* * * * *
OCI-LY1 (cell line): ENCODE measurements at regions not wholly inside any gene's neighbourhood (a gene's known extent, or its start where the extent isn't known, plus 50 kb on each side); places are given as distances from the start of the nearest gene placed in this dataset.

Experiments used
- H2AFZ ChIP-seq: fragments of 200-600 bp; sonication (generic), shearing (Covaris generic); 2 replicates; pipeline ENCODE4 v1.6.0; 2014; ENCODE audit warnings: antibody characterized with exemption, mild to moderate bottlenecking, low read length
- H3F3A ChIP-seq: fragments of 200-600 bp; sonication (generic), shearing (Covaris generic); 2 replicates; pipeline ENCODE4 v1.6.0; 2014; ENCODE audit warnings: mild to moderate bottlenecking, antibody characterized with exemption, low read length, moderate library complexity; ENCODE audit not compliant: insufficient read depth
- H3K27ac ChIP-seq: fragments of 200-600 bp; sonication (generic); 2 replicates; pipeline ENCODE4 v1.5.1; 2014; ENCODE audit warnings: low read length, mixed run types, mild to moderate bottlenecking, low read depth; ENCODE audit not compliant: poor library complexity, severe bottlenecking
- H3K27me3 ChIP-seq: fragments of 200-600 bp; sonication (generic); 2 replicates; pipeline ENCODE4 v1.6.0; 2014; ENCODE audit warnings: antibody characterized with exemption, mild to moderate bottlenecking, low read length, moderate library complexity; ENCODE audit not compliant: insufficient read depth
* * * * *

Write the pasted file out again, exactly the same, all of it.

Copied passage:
OCI-LY1 (cell line): ENCODE measurements at regions not wholly inside any gene's neighbourhood (a gene's known extent, or its start where the extent isn't known, plus 50 kb on each side); places are given as distances from the start of the nearest gene placed in this dataset.

Experiments used
- H2AFZ ChIP-seq: fragments of 200-600 bp; sonication (generic), shearing (Covaris generic); 2 replicates; pipeline ENCODE4 v1.6.0; 2014; ENCODE audit warnings: antibody characterized with exemption, mild to moderate bottlenecking, low read length
- H3F3A ChIP-seq: fragments of 200-600 bp; sonication (generic), shearing (Covaris generic); 2 replicates; pipeline ENCODE4 v1.6.0; 2014; ENCODE audit warnings: mild to moderate bottlenecking, antibody characterized with exemption, low read length, moderate library complexity; ENCODE audit not compliant: insufficient read depth
- H3K27ac ChIP-seq: fragments of 200-600 bp; sonication (generic); 2 replicates; pipeline ENCODE4 v1.5.1; 2014; ENCODE audit warnings: low read length, mixed run types, mild to moderate bottlenecking, low read depth; ENCODE audit not compliant: poor library complexity, severe bottlenecking
- H3K27me3 ChIP-seq: fragments of 200-600 bp; sonication (generic); 2 replicates; pipeline ENCODE4 v1.6.0; 2014; ENCODE audit warnings: antibody characterized with exemption, mild to moderate bottlenecking, low read length, moderate library complexity; ENCODE audit not compliant: insufficient read depth